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    There is a specification that is strangely low: the memory. At only 4GB, the memory of the latest Galaxy Note phone is only half of the memory. That being said, I have not yet seen the dramatic performance drop in others. While it can not hold as many programs in memory as my Note 8, those that need to be reloaded do so in about a quarter of a second. It's a kind of performance hit you probably will not notice if you're not looking for it – or you want to play the latest high-end games on your phone.

    The Pixel phones stop at a rear-mounted fingerprint scanner and why not? It's still amazingly fast and accurate, not to mention that it's easy to find on the frame of the smaller phone. Google has not improved this with any face or iris scan technology, but after testing both the Apple and Samsung implementations, I can not say I miss either. They borrowed an element of the competitor's design: the headphone jack is missing for the second year in a row. At least Google has a USB C-to-headphone adapter in the box, and this year there are also special USB-C headphones.

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    The Pixel 3 radio should work with any GSM carrier and the two major CDMA carriers in the US, Verizon and Sprint, work. Apart from Google, Verizon is the only place where you can sell a phone directly. However, there is no reason to let this trouble go if you can get the same device with the same interest-free monthly payments without unlocking

    The best Android software out there … Mostly

    Google's phones are thanks to the Priorities are the first to receive the software from Google. That would be Google's Android priorities and the competition – most smartphone makers barely admit that they still use another's operating system because it's under the interface layers of a pie. With a few happy exceptions, most new Android devices still use the old Oreo.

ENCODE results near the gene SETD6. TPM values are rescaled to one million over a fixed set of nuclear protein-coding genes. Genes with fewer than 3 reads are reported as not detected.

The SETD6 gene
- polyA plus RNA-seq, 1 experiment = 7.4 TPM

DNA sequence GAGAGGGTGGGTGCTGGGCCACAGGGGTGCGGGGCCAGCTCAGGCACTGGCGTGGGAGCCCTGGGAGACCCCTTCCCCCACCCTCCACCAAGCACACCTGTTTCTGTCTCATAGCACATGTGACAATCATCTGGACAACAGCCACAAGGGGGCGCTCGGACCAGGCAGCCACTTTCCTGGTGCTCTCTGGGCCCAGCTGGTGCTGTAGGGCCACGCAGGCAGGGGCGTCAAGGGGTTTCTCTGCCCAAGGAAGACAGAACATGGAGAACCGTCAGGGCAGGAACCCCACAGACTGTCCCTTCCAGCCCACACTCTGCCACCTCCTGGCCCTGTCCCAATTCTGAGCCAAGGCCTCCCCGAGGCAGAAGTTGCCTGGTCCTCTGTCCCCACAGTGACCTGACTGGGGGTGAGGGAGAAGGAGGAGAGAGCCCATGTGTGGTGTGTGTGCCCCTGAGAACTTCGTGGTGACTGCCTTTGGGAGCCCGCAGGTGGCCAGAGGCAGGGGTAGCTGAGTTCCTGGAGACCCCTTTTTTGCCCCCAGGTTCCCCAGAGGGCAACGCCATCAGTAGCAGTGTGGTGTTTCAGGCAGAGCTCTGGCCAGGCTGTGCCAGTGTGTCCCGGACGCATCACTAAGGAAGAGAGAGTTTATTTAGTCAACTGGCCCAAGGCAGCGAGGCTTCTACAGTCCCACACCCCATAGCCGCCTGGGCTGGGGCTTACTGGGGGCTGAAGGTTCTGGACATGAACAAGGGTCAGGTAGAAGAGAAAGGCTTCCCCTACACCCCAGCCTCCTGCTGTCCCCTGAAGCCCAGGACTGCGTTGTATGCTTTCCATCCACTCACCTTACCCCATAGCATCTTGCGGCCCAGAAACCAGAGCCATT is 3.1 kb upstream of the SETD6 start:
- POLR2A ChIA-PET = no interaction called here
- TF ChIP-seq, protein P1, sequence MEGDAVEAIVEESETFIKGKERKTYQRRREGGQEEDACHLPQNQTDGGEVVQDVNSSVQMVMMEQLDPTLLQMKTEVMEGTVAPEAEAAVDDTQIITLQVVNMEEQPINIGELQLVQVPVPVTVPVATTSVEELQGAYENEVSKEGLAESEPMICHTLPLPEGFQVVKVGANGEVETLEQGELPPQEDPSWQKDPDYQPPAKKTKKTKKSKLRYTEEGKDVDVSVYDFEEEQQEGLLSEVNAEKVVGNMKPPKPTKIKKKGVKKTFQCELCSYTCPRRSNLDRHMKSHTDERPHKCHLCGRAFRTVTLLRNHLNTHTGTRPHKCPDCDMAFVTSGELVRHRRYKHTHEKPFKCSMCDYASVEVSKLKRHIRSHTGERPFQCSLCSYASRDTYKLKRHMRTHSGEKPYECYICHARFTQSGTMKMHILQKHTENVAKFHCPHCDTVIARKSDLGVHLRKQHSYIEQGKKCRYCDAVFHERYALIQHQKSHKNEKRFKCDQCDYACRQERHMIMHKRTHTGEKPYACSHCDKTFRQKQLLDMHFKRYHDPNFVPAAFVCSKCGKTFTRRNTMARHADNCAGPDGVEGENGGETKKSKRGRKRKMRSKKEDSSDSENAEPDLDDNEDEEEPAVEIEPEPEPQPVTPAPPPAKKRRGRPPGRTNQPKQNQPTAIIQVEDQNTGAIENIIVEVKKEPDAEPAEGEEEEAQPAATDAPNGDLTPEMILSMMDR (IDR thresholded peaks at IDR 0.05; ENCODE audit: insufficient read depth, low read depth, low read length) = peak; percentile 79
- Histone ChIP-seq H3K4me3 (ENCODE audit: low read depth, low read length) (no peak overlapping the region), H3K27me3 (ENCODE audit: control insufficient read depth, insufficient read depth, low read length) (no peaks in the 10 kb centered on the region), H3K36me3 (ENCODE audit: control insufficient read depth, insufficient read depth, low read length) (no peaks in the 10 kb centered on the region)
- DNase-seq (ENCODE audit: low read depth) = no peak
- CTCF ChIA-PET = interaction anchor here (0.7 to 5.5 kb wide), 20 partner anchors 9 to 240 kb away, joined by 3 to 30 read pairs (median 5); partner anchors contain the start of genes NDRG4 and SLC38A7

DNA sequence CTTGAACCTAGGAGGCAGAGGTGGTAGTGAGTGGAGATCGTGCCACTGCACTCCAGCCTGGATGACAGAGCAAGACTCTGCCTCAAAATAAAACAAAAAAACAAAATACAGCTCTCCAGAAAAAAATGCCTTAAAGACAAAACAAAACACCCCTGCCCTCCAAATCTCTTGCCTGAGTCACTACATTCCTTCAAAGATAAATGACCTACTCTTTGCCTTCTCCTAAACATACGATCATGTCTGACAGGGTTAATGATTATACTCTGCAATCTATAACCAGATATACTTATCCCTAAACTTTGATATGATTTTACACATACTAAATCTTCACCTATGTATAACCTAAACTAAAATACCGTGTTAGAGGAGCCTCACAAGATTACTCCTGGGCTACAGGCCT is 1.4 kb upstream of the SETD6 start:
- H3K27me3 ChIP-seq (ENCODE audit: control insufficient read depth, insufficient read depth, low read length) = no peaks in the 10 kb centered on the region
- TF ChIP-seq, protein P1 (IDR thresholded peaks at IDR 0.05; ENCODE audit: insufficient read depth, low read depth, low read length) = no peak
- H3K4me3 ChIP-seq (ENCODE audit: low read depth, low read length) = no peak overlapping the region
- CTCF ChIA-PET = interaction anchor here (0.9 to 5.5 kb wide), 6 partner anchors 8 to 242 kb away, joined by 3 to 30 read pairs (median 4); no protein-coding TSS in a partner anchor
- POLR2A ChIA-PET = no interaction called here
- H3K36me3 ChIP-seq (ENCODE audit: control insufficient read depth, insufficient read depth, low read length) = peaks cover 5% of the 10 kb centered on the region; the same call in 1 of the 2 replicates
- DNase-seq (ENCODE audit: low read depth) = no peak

Android 9 "Pie" is amazingly fast on the new phones and Google's unobtrusive interface is easy to get used to, albeit a bit bland. One thing I did not like was switching from the familiar three-button Android control to two, with the button to swap the app replaced by a swipe or swipe to the side. Technically, it could save a few fractions of a second, but I found the daring switch between apps less accurate than was probably intended. (It's possible to reverse this behavior by disabling Google's Pixel Starter with ADB, but I've tried to stay as close as possible to a "camp" experience.) Between this and a less intuitive method For applications With two screens, this new implementation must work.

    The Pixel phones also have some left over from their HTC design DNA: a squeeze-to-launch feature. Press the bottom of the phone together to varying degrees and you can start the Google Assistant. But that is uncomfortable at best and inadvertently at worst. I was frustrated that I could not tie this feature to something like the phone's flashlight – it's assistant or nothing. I turned it off after one day.

    One of the exclusive features of the Pixel series is built-in call screening, which uses Google's voice-to-text magic to block unknown numbers, a robotic voice, and shows live what the Person (or robot) on the other end says. It's neat and tempting to receive a dozen spam calls every day. However, the feature still requires your attention when a call comes in. The only annoyance that really spares you is mechanical answering. A decent trick, but no game changer.

    Android 9.0 includes some more features that you may not find on other phones if you find any that are still running it. The adaptive battery is a highlight and automatically adjusts the number of system resources assigned to specific apps to the frequency of usage. Theoretically, this is an exciting option, but not very user-oriented: it's hard to say if you really benefit from it. The Digital Wellbeing Suite is more interesting. You can know when you've used a particular app too often, and you can enter timers and alerts that prompt you to cool the app. If you're interested in getting rid of "device addiction", Pie is happy.

    But overall, the clean interface and fast performance is the best reason to choose a Pixel 3 from a Galaxy S9 or similar is the cleanliness of the UI and the assurance that Google is updated almost immediately. Every Android competitor is still out.

    The battery is just fine